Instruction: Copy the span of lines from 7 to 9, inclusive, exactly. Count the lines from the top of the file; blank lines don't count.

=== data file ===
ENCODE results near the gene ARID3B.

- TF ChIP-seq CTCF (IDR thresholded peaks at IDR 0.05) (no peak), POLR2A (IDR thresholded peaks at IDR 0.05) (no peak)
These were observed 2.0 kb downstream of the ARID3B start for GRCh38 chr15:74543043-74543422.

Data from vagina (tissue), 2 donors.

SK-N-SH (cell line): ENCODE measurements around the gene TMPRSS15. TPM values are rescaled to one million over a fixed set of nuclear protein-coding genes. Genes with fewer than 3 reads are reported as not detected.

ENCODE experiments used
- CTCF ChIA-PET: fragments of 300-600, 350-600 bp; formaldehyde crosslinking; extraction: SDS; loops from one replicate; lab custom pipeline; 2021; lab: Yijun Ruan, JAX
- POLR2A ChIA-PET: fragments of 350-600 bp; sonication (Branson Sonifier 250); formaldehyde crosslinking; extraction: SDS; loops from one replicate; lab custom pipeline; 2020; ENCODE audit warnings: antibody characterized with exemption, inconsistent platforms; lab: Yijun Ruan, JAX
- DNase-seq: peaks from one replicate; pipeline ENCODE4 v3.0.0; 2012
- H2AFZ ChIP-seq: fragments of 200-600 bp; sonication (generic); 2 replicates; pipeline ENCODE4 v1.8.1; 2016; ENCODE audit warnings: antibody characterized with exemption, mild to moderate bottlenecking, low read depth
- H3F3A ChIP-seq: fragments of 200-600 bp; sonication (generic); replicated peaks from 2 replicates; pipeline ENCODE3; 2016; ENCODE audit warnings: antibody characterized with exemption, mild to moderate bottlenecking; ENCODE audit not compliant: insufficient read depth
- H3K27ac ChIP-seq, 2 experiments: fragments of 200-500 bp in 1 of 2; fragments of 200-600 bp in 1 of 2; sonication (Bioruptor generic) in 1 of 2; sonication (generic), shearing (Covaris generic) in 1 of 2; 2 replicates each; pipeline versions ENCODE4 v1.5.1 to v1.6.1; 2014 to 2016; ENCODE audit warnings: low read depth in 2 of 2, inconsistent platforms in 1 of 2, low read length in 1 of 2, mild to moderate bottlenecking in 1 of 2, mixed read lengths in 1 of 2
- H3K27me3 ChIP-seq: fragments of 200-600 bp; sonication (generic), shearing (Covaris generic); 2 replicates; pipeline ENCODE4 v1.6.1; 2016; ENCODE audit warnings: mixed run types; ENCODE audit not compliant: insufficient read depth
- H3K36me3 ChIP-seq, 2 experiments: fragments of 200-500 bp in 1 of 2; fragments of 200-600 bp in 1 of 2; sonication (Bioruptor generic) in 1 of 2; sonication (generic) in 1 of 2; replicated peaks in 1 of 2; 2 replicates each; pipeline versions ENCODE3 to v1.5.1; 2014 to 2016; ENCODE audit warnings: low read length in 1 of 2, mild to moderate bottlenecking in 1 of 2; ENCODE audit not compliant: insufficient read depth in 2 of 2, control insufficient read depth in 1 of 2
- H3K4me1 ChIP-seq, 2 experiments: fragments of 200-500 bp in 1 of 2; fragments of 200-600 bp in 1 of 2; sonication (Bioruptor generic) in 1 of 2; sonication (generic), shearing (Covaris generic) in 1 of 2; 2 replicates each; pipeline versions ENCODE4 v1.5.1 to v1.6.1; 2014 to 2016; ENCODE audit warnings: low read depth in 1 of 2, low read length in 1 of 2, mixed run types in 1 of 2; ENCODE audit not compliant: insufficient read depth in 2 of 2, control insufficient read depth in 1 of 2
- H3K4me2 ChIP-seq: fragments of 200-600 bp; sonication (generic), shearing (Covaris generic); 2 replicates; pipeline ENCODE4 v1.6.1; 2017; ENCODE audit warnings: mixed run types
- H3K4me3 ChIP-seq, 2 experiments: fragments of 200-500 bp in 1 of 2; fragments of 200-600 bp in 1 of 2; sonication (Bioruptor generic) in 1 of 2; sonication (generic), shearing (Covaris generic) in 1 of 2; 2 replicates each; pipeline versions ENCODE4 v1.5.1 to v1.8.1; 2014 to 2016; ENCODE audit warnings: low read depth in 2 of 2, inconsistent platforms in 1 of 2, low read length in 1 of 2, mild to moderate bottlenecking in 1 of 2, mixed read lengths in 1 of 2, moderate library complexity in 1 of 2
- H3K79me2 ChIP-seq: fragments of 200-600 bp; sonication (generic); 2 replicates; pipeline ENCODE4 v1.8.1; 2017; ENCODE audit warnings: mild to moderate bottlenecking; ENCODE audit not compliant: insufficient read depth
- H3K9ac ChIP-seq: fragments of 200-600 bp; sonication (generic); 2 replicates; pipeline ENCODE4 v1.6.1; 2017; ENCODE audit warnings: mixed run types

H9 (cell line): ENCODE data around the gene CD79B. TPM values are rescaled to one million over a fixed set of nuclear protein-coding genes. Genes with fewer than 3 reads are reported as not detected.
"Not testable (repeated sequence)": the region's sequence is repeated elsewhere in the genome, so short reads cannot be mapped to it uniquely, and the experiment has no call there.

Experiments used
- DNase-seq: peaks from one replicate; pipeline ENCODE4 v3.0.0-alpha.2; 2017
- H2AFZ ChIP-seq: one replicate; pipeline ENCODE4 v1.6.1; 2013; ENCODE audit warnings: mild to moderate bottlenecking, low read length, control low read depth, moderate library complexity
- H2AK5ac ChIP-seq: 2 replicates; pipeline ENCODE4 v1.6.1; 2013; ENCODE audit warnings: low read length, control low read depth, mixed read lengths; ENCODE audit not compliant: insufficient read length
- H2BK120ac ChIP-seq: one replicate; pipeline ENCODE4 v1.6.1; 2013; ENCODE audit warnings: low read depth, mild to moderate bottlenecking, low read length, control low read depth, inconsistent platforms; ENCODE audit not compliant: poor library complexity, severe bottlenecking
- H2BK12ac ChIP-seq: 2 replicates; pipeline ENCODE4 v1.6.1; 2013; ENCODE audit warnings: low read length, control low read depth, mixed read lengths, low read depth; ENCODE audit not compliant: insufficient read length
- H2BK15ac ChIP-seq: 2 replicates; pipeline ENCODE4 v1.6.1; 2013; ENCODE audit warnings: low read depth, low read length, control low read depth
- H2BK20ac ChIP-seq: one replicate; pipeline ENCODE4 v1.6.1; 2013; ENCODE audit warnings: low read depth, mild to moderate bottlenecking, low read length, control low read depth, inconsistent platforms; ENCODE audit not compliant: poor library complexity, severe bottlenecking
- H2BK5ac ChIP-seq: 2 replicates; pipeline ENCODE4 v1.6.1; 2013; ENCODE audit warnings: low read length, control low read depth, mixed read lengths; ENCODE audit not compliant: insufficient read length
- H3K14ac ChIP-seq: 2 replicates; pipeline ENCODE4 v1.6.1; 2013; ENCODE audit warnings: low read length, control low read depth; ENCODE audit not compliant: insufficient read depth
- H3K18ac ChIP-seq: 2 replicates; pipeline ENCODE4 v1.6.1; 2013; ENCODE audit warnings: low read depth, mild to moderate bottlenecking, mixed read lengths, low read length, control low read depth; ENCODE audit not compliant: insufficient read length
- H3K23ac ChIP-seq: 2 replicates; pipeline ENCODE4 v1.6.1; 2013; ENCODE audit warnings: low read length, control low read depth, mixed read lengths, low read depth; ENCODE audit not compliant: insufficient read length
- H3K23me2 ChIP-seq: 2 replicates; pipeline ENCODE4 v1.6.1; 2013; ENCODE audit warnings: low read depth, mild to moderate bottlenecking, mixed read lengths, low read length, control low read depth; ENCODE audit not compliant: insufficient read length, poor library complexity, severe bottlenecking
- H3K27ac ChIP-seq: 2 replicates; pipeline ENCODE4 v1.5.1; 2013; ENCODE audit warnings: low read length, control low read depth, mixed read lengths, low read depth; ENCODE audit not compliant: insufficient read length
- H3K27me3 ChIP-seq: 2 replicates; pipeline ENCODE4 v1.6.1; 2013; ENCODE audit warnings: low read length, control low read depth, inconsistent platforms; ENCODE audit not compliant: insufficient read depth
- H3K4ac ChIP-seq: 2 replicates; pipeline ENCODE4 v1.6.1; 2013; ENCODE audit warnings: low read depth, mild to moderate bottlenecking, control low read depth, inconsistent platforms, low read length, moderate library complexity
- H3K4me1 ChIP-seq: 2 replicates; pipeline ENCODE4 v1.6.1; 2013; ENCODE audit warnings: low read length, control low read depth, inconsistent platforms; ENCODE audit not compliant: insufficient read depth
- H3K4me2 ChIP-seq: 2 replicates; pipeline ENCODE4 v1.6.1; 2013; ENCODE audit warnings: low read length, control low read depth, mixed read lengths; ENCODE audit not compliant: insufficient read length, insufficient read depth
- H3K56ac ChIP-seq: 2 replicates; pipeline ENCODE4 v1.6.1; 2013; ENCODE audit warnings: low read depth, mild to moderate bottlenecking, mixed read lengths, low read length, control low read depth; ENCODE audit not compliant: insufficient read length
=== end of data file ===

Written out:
- CTCF ChIA-PET: fragments of 300-600, 350-600 bp; formaldehyde crosslinking; extraction: SDS; loops from one replicate; lab custom pipeline; 2021; lab: Yijun Ruan, JAX
- POLR2A ChIA-PET: fragments of 350-600 bp; sonication (Branson Sonifier 250); formaldehyde crosslinking; extraction: SDS; loops from one replicate; lab custom pipeline; 2020; ENCODE audit warnings: antibody characterized with exemption, inconsistent platforms; lab: Yijun Ruan, JAX
- DNase-seq: peaks from one replicate; pipeline ENCODE4 v3.0.0; 2012